A third-party logistics service provider can make your supply chain more cost-effective and efficient. Below are a few other benefits you can reap from hiring a 3PL:
- Reduced operational costs: Outsourcing your logistics operations to an outside party is significantly cheaper than hiring an in-house team. You can pay for work as it is completed and invest more in core business processes like marketing and sales.
- Optimized space: If your warehouse is too small to stock all your inventory, hiring a 3PL eliminates the need to pay for a larger space. Instead, you can finance the space you need and scale as necessary, improving your business’s cash flow.
- Minimized inefficiencies: With the appropriate technology, 3PLs can increase speed and efficiency while reducing errors. By automating information transfer, your logistical operations become more accurate.
- Industry expertise: A reliable fulfillment provider has ample knowledge of the logistics industry and how best to reduce costs, increase savings and give your business a competitive edge.
Disadvantages of 3PL
3PLs may not be suitable for all businesses, as they can pose the following considerations:
- Forfeited control: Trusting a third-party fulfillment provider could be difficult, as you have to give up full control of the delivery process. In addition, guaranteeing a positive customer experience is challenging because you lack direct oversight.
- High upfront costs: Because most 3PLs adhere to a long-term strategy, investing in their services can be incredibly costly upfront.
How the 4PL Process Works
The goal of a fourth-party logistics service provider is to oversee your entire supply chain. To do so, it typically provides the following services:
- Transportation: A 4PL service will move your finished goods to one or more 3PL warehouses for distribution.
- Inventory management: 4PLs employ technology for real-time inventory tracking and provide better data visibility for merchants.
- Shipping: Most 4PLs provide last-mile shipping, which involves transporting packages from fulfillment centers to their final destination.
Advantages of 4PL
There are many reasons you might choose a 4PL company instead of a 3PL. Below are a few advantages that might convince you to hire these transportation providers:
- Comprehensive supply chain solution: With a 4PL, you’ll get a single point of contact for all your transportation and operational needs. Your business can eliminate inefficiencies and avoid wasteful logistical practices.
- Improved customer connectivity: While giving up control of your consumer management process can be daunting, hiring a 4PL provider can drastically improve customer satisfaction. 4PLs can increase engagement and answer queries from your target audience.
- Advanced technology: In contrast to 3PLs, 4PLs employ more advanced automation technology like robotics and integrated software.
Disadvantages of 4PL
Despite its bells and whistles, 4PL fulfillment isn’t always the solution. Here are a few cons to look out for:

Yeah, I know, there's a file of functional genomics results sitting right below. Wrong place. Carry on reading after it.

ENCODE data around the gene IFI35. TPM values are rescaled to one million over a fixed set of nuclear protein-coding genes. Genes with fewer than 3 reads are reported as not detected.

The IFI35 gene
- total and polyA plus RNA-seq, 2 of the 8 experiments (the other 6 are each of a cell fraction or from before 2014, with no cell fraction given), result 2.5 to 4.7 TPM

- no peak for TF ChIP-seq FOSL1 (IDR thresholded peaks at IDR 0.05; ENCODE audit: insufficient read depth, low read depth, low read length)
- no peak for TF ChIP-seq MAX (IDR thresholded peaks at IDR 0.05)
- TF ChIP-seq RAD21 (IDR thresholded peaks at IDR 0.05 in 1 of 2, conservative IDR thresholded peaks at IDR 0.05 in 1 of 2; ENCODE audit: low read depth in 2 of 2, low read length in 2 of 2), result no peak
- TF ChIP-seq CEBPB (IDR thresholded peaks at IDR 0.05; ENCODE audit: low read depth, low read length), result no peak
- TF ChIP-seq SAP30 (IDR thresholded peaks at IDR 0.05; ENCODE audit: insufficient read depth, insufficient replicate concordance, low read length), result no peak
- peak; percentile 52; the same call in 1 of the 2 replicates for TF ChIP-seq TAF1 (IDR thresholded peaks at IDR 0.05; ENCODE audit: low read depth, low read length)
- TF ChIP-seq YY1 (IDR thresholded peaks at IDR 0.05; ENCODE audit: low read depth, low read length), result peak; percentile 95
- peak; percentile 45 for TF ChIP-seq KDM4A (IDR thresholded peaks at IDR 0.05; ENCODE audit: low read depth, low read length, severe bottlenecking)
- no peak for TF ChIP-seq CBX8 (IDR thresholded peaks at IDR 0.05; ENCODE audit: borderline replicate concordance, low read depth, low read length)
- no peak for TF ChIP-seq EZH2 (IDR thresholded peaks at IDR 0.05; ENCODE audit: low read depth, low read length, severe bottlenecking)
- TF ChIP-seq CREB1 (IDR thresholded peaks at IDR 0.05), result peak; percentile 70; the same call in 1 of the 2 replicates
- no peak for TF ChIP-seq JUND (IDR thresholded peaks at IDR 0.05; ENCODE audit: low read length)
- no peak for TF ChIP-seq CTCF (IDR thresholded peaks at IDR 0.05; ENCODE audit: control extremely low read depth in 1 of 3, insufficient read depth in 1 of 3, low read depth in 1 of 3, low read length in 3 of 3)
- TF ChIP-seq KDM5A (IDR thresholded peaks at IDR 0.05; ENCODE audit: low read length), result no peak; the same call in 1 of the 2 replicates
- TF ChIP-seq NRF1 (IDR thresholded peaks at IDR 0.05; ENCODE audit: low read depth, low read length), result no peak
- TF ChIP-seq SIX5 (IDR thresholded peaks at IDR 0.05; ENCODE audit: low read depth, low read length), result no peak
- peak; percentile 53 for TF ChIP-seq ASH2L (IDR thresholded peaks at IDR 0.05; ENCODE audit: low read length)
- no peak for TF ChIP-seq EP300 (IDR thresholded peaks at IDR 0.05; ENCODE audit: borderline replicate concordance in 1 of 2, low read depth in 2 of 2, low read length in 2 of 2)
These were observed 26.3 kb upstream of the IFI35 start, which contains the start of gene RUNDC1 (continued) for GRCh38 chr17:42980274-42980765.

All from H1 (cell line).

- High dependency: Because 4PLs play a critical role in your daily operations, transitioning out of one can be extremely difficult. Think about a 4PL as your strategic partner before entering a long-term contract.
- Expensive: Compared to 3PLs, 4PLs may not be appropriate for small business budgets.
3PL vs 4PL: What’s Best for Your Company?
Whether a 3PL or 4PL is best for your company will depend on your business goals and current capacity. While 3PLs are eCommerce companies’ most common logistics model, there are also many reasons to choose a 4PL.
For instance, 4PLs can provide excellent logistical solutions for your supply chain if your business is on an enterprise level. On the other hand, newly expanding businesses can benefit from delegating their fulfillment responsibilities to 3PLs with logistical experience.
Both 3PLs and 4PLs provide significant advantages that can increase sales, improve your ROI and encourage business growth. However, your choice will depend on your business’s unique requirements. Before you make a decision, remember these key takeaways:
- There are five types of logistics services: 1PL, 2PL, 3PL, 4PL and 5PL. Each model introduces new intermediaries.
- 3PLs follow one of the most common logistics models, providing transportation services and some warehouse management. They are ideal for growing businesses that need to focus on other operational aspects, such as marketing and sales.
- 4PLs provide a more comprehensive solution for enterprise-level businesses that want to delegate fulfillment tasks. They are most appropriate for established companies that are ready to develop a franchise.
- The core difference between 3PLs and 4PLs is the level of logistic services they provide. While 3PL allows for direct communication between merchants and buyers, 4PL creates a second degree of separation that tends to make businesses more dependent on its services.
For a warehouse management solution you can always rely on, ShipHero has the answer for you. With over 99% shipping accuracy and 30% faster delivery speed, we can significantly reduce your warehousing costs and increase picking efficiency threefold.
Learn more about our warehouse management and outsourced fulfillment solutions today.
3PL vs 4PL FAQs
Is 4PL better than 3PL?
Whether 4PL is better than 3PL depends on your business needs. For enterprise-level businesses with more complex logistics processes, 4PL may be more appropriate.
What is an example of 4PL?
An example of 4PL is a logistics company that manages a merchant’s entire supply chain, from logistics to order fulfillment. While a 3PL will only be in charge of fulfillment and delivery, a 4PL will also handle communications between merchants and buyers. For instance, if a buyer is running out of a particular product, a 4PL will inform the merchant that they need to start producing a new batch.
What services does a 4PL offer?
While they differ from provider to provider, some services that a 4PL could offer include:
- Warehousing and storage
- Picking and packing
- Distribution and order fulfillment
- Last-mile and same-day delivery
- Optimized inventory placement